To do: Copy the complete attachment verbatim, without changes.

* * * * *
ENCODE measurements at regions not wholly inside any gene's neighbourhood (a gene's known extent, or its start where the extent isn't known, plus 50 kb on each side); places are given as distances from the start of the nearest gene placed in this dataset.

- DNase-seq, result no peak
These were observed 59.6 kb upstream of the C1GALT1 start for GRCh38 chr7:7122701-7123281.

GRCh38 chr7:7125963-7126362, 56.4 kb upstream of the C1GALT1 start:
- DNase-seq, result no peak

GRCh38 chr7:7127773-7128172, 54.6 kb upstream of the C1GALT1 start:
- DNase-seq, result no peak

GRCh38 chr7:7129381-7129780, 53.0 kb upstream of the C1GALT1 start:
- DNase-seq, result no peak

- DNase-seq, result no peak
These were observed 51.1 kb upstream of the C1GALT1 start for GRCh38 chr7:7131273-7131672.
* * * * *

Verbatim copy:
ENCODE measurements at regions not wholly inside any gene's neighbourhood (a gene's known extent, or its start where the extent isn't known, plus 50 kb on each side); places are given as distances from the start of the nearest gene placed in this dataset.

- DNase-seq, result no peak
These were observed 59.6 kb upstream of the C1GALT1 start for GRCh38 chr7:7122701-7123281.

GRCh38 chr7:7125963-7126362, 56.4 kb upstream of the C1GALT1 start:
- DNase-seq, result no peak

GRCh38 chr7:7127773-7128172, 54.6 kb upstream of the C1GALT1 start:
- DNase-seq, result no peak

GRCh38 chr7:7129381-7129780, 53.0 kb upstream of the C1GALT1 start:
- DNase-seq, result no peak

- DNase-seq, result no peak
These were observed 51.1 kb upstream of the C1GALT1 start for GRCh38 chr7:7131273-7131672.